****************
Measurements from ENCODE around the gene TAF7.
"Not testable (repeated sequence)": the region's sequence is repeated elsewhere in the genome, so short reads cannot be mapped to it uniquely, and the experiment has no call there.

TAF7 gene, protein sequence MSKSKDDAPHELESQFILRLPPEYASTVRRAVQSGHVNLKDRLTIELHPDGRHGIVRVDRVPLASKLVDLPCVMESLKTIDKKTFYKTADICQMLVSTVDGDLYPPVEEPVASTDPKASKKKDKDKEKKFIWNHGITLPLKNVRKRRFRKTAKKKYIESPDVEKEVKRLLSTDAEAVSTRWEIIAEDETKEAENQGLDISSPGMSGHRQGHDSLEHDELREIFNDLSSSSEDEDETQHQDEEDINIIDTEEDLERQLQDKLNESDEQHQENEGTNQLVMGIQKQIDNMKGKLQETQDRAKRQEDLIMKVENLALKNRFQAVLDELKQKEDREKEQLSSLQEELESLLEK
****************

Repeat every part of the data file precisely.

Measurements from ENCODE around the gene TAF7.
"Not testable (repeated sequence)": the region's sequence is repeated elsewhere in the genome, so short reads cannot be mapped to it uniquely, and the experiment has no call there.

TAF7 gene, protein sequence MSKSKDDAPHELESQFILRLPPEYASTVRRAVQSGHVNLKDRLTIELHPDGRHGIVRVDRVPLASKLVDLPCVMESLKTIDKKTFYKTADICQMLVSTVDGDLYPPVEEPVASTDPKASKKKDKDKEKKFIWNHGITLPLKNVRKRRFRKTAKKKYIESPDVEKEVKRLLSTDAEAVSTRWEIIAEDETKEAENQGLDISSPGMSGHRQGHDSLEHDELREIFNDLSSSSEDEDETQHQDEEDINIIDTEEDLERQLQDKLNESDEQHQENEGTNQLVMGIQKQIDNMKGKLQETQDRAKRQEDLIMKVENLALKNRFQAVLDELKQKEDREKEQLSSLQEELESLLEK